Rob Cheng

Rob Cheng is founder and CEO of PC Matic.

In the past year, nearly 150 local government agencies, police departments and hospitals have fallen victim to a ransomware attack. In fact, in just the last six weeks alone, cyber criminals have successfully infiltrated the city of Cornelia, Georgia; the North Carolina State Bar Association; Wood Ranch Medical in California; Ava School District in Missouri; Fayette Medical Center in Alabama; and, most recently, the computer systems in Jasper County.

Sadly enough, this isn’t the first time a local governmental entity in South Carolina has fallen victim to a ransomware attack. Horry County School District was crippled by ransomware and ended up paying a ransom demand of $8,500. At the time, the public couldn’t fathom paying that amount to hackers. Now, just three years later, ransom demands have increased over 6,000%, with one of the most recent ransom demands elsewhere totaling over $1 million.

The reality is that our cyber enemies are getting scarily good. And what’s even scarier, their recent successful attempts have left them hungrier for more. How long before another South Carolina city or county (or the state) falls victim to hackers?

As cyber threats grow and security measures continue to fall short, it is not a matter of if, but when. These enemies are going to continue their attempts to attack our local governments, and it is unclear how ready they are. Fortunately, there are steps Jasper County can take to ensure it doesn’t fall victim again, and cities, towns and counties across the state should follow suit in an effort to minimize their risk of becoming the next victim of a ransomware attack.

First, users and IT administrators need to ensure their operating system and all of their third-party applications are up to date. If they are outdated, security holes are being left unpatched and leaving the backdoor wide open for cybercriminals.

Second, you must analyze your current antivirus program and the approach it’s taking. Often, security solution providers use a reactive approach to security. That means the software will only block known bad files, permitting all other unknown files to install. Then, if one of the unknown files happens to be bad, they will work to remove it – if possible. Based on industry research, this approach is no longer feasible.

This is why the US-CERT, FBI and NSA have encouraged the use of application “whitelisting.” By using a whitelist, the device will only be allowed to run known, trusted programs. This means, even if the enemy found a way to worm their way into the server or computer, they couldn’t install anything malicious, because only good programs and files can run.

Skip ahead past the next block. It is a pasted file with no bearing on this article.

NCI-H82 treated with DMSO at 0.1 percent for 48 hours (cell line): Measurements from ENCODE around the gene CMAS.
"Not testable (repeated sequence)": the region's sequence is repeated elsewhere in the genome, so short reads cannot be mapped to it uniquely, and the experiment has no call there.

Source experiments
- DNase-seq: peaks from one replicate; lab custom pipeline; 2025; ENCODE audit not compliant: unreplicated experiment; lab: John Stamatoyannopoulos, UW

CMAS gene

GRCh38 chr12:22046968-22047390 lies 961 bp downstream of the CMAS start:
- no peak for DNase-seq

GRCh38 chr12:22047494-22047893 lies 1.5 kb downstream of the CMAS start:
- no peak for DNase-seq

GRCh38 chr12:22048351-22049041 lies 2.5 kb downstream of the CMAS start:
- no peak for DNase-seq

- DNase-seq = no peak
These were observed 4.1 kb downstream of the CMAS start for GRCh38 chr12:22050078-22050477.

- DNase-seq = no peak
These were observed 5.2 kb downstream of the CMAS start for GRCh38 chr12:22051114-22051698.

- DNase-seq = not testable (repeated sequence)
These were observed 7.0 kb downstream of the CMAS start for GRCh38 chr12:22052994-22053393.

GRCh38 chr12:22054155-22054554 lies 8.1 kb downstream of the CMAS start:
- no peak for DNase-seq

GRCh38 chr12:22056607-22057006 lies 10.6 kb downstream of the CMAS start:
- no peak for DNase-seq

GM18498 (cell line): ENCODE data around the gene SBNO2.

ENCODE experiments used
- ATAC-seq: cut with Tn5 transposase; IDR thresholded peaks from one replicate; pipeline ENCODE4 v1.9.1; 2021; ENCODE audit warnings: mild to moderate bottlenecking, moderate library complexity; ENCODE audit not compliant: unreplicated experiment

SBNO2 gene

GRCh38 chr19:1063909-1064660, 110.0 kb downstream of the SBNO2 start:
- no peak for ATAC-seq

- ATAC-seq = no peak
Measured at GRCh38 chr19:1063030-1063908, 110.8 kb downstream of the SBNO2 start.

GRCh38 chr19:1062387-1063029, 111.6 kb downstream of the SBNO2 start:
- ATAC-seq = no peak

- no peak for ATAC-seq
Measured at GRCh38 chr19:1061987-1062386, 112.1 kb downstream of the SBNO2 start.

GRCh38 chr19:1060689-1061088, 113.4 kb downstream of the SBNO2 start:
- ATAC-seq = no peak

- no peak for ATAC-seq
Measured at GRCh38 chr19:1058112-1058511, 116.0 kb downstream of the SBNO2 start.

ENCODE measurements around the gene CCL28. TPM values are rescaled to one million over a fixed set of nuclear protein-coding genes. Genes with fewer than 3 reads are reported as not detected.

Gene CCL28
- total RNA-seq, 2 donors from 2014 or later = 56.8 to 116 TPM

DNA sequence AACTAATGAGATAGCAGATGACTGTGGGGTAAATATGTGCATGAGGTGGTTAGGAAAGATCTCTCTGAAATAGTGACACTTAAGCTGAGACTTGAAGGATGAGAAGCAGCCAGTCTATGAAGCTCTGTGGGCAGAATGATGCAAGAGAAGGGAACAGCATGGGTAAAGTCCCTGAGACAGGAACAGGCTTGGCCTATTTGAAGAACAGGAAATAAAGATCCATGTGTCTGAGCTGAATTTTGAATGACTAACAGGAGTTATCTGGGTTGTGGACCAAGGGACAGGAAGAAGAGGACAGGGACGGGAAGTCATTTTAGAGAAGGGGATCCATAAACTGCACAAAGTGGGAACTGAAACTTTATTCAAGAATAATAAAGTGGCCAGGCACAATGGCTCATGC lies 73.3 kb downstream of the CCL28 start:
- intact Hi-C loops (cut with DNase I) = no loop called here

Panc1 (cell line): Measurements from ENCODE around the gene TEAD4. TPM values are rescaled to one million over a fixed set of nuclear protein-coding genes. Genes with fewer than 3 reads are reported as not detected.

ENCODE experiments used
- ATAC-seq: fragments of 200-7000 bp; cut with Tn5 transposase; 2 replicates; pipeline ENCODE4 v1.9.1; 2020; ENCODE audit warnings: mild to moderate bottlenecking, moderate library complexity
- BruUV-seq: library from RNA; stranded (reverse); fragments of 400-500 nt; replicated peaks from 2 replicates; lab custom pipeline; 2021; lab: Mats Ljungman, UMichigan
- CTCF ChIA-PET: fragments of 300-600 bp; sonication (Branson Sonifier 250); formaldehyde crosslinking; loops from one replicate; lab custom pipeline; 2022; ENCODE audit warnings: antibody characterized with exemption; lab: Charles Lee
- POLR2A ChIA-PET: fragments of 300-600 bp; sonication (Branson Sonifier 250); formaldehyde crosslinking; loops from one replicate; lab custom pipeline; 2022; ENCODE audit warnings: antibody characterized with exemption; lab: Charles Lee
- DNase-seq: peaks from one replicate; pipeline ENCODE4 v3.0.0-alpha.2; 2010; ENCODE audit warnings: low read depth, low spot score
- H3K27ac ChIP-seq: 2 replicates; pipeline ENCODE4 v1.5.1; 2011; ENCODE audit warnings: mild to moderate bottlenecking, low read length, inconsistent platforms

Third, and just as important, is education. Knowing what today’s cyber threats are and the red flags to spot them will help decrease the likelihood of unintentionally downloading a malicious attachment or clicking on a malicious link. Keeping yourself and employees up to date is an imperative step to cybersecurity.

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The fourth suggestion is practicing proper password hygiene. This includes using complex passwords, including capital and lowercase letters, numbers and special characters. These passwords should also not be written down. Alternatively, users can use a password vault to manage and protect all of their passwords for each account. Passwords should also not be used across multiple accounts, personal or professional. Additionally, users need to update their passwords every six weeks.

The fifth and final thing is backing up files. Storing data on an external hard drive or cloud-based network will help with the restoration process if a cyberattack were to corrupt systems. If the backup of choice is an external hard drive, it is important to unplug the hard drive from the device once the backup process is completed. If users fail to do so, there is a risk of the backup files becoming infected if a cyberattack were to execute.

Cyberthreats are evolving daily, and unfortunately there is no silver bullet. However, if government offices are implementing these five suggestions, the risk of falling victim is minimal at best. We must reach out to our local government offices to urge them to begin using these five cybersecurity tips. After all, they possess your personal information too, and you have the right to know it is being kept secure.

Rob Cheng is the founder and CEO of PC Matic.